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JROTC-CS: A Collaboration for Equity & Scale

30 Air Force Junior ROTC High Schools Gathered in the Nation’s Capitol to Kickoff the JROTC-CS Demonstration Project

February 26–28, teams from 30 Air Force Junior ROTC high schools gathered in the nation’s capitol to kickoff the JROTC-CS Demonstration Project. The new project is an innovative public-private partnership aimed at bringing together administrators, computer science educators and the Junior ROTC instructors in their schools to engage more young students in computing and cybersecurity education pathways.

CS + JROTC simply makes sense, a perfect hybrid. Junior ROTC is the oldest and largest Department of Defense education program, serving around 545K students annually at over 3,400 high schools in the United States and Internationally. As a #CSforALL community, we need them on our team. However, today 68% of JROTC cadets don’t have the option to take AP (Advanced Placement) computer science at their school. But with the new JROTC-CS Demonstration Project, this percentage can be fixed!

“The Junior ROTC offers a uniquely scalable opportunity to rapidly grow and diversify the pool of talent entering computing and cybersecurity careers,” said Ruthe Farmer, Chief Evangelist, CSforALL. “These young people are already preparing to be leaders. In today’s environment, technology must be part of that preparation. ”

The participation of the 30 JROTC-CS pilot schools will inform the model for over 3400 JROTC host high schools across the US — CSforALL is grateful they’ve joined us on this journey.

Taking CS Message to the Hill

On Wednesday, February 26, 15 of the schools representing 13 states joined with JROTC-CS Advisory Consortium members to advocate for computer science and cybersecurity education with their Senators and Representatives.

Major Allen Williams, Air Force JROTC instructor at Aberdeen High School greets Mississippi Senator Roger Wicker

Many thanks to the staff from Intel, Microsoft, The College Board, the Business Software Alliance, Software.org, Snap Inc., Mississippi State University, and CompTIA for escorting the school teams on the Hill.

Charting a Course

Built on the CSforALL SCRIPT model, the teams spent two days crafting a plan for increasing CS and cybersecurity education capacity at their schools, as well as devising ways to engage the JROTC cadets in those pathways. The workshop included presentations from partners and curriculum providers, including NCWIT Counselors for Computing, cybersecurity education resources from NICERC, and presentations from the College Board and endorsed AP CS Principles PD providers to help them build or improve their CS offerings. Participating schools will receive funding for summer PD in AP CSP or cybersecurity from the provider of their choice.

“CSforALL launched the JROTC-CS program not to show as a “one answer” to expanding access to CS education, but as a high-quality program that is an important part of the landscape of how we can integrate high quality CS into the educational experience of every child, said Leigh Ann DeLyser, Executive Director, CSforALL. “By partnering with existing programs like JROTC that already support high quality outcomes for youth, CS education can reach the broadest population possible.”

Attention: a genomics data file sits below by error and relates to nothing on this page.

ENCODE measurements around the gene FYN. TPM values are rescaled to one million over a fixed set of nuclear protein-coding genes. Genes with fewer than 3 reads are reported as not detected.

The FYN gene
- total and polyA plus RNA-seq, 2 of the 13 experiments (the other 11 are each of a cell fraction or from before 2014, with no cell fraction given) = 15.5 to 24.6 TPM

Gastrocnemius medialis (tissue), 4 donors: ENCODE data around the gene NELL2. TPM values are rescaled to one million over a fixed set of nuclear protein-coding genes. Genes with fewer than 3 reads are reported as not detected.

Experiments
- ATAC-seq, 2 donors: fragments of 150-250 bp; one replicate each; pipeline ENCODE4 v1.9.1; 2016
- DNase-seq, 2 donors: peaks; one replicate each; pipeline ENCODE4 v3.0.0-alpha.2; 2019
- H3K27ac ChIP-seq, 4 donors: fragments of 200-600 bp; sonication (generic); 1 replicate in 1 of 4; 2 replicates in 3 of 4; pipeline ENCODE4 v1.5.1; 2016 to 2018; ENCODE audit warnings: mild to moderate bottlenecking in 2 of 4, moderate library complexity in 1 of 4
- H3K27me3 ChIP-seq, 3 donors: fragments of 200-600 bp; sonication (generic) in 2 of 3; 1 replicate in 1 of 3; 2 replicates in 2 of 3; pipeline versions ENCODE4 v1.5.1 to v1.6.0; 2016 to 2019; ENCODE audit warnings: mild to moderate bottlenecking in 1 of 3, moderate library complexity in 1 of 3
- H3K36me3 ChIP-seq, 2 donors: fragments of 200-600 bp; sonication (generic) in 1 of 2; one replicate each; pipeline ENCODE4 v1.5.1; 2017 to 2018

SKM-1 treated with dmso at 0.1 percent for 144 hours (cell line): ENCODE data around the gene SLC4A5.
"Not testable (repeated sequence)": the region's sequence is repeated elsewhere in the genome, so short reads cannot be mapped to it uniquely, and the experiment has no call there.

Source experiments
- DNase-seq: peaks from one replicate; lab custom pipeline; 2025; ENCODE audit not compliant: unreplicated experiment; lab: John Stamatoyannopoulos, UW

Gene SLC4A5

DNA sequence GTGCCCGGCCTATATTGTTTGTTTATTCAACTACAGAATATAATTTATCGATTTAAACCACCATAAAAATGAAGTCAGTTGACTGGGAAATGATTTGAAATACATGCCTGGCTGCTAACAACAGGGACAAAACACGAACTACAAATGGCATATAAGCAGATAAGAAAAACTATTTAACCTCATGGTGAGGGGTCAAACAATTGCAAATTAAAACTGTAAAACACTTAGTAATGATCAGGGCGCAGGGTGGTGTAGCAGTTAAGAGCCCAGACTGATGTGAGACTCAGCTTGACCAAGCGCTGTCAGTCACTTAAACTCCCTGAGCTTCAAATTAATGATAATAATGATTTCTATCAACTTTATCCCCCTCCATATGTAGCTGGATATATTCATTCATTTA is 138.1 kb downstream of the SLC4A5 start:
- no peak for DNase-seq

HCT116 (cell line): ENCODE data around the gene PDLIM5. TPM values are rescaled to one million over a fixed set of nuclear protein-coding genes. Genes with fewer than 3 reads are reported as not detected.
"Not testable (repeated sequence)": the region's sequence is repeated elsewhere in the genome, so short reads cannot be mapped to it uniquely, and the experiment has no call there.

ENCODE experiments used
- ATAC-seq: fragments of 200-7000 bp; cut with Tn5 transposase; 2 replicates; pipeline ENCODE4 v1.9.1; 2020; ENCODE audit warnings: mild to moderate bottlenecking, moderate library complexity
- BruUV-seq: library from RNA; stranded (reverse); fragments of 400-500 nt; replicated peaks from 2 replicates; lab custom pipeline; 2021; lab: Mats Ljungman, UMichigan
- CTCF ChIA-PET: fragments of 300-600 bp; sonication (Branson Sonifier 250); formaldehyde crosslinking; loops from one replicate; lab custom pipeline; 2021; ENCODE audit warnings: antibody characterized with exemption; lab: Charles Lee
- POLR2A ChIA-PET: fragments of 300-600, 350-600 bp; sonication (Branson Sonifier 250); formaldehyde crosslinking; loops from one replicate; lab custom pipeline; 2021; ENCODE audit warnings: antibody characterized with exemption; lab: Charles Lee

Connecting with the Movement

A primary goal of this workshop was to connect the schools to the #CSforALL movement and community. CSforALL members NCWIT, Bootstrap, CSPDWeek.org, Beauty & Joy of Computing, Mobile CSP, UTeach Computer Science and founding members of the JROTC-CS Advisory Consortium Intel, Microsoft, Capital One, Lockheed Martin, Snap Inc., Google, The College Board, NICERC, and NICE were on hand with resources, advice and of course, SWAG.

Friday lunch featured an industry panel highlighting job and opportunities in computing and cybersecurity, including internship opportunities available to high school students.

CSforALL Chief Evangelist Ruthe Farmer led an industry panel featuring Carina Box from Google, Eric Church from Lockheed Martin, Brian Gonzalez from Intel, and Dr. Davina Pruitt Mentle representing the National Initiative for Cybersecurity Education (NICE)

Making News

In addition to the workshop, the schools have enjoyed the limelight back home. Here’s a round-up of media coverage from across the country.

Many thanks to the US Patent and Trademark Office for hosting us in their beautiful space.

The JROTC-CS Demonstration Project is administered by CSforALL as a public-private partnership in collaboration with the US Air Force JROTC HQ, through the support and sponsorship of the JROTC-CS Advisory Consortium including:

Air Force Association’s CyberPatriot; U.S. Air Force Junior ROTC HQ; Capital One; Google; Intel Corporation; Lockheed Martin; Microsoft; Mississippi State University; National Initiative for Cybersecurity Education (NICE); National Integrated Cyber Education Research Center (NICERC); SANS Institute; Snap Inc.; The College Board; The Internet Institute, Schmidt Futures

Stay tuned for more updates as this innovative project moves forward!




Thoughts & conversations on the movement to bring rigorous, inclusive and sustainable computer science to all US students.

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The national hub for the Computer Science for All movement, making high-quality computer science education an integral part of K-12 education in the US.

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